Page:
Pashtuns are an ethnic group in southeastern Afghanistan and northwestern Pakistan. Pashtuns are the majority of the population in Afghanistan with a population between 13 and 15 million in Afghanistan and Pakistan. As a result of being an ethnic majority, they are a religious majority as well in their practice of the Sunni Muslim faith. Pashtuns are organized into more than 50 tribes, with each divided into subtribes, clans and subclans. The leaders of the tribes, known as khans, have limited power.
The Pashtun language, Pashto, has two main dialects – Kandahari Pashto and Peshwari Pashto. Pashtuns are generally strict in their observance of the Islamic custom of purdah – the seclusion and veiling of women and women are usually restricted to the home.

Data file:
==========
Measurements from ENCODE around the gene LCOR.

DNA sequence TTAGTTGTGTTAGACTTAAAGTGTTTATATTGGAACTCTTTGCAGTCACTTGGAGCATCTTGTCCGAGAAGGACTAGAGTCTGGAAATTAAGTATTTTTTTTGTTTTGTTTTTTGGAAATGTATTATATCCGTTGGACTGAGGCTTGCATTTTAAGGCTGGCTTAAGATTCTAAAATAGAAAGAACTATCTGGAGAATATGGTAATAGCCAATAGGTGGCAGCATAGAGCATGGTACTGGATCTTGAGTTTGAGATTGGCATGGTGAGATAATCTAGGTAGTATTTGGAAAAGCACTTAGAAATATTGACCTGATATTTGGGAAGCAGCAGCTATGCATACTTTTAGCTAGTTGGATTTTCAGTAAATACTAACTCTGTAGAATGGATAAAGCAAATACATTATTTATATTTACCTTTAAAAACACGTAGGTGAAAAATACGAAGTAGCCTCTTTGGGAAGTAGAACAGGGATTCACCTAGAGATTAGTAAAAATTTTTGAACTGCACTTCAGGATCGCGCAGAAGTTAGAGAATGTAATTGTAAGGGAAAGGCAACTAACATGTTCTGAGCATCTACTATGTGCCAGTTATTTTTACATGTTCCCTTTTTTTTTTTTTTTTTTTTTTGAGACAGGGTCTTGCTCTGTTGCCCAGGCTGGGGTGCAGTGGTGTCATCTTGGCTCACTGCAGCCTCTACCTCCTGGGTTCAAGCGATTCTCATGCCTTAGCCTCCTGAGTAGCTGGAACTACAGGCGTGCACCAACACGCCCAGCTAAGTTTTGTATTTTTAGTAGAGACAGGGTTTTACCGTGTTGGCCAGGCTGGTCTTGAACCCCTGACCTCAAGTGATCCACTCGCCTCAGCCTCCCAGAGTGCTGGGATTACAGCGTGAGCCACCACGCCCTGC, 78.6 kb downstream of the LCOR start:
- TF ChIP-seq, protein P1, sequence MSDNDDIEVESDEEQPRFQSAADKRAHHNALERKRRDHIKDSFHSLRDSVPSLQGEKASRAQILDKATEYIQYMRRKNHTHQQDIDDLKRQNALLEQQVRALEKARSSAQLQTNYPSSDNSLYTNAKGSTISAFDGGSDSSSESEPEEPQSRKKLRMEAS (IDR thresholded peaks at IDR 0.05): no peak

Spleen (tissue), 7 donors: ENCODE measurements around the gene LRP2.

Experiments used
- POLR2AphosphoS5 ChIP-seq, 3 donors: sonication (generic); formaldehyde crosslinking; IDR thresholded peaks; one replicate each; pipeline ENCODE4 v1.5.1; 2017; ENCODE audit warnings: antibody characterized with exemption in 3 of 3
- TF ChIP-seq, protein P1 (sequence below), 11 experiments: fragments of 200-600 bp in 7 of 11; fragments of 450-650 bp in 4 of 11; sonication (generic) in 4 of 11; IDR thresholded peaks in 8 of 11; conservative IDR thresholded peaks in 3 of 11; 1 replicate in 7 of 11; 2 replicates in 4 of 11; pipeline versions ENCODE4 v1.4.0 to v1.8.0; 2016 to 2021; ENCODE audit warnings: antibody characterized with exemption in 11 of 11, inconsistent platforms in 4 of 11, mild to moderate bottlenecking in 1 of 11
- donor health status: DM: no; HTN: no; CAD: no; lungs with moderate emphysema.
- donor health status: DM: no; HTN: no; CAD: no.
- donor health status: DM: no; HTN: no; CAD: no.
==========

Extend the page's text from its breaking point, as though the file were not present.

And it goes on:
The Taliban, an Islamic fundamentalist movement dominated by Pashtuns, took over the capital of Kabul in 1996 and soon controlled most of the country. Opposing forces were formed by the Tajiks, Uzbeks and Harazas in what is known as the Northern Alliance to fight against the Taliban regime. The Taliban were driven from power in late 2001, during the United States led war on terrorism.
Historically, the Hazaras were the most oppressed ethnic group in Afghanistan. Ironically, the Pashtuns who were historically a ruling group, now undergo ‘reverse discrimination’ and are ‘guilty by ethnicity’ as result of being associated to the Taliban.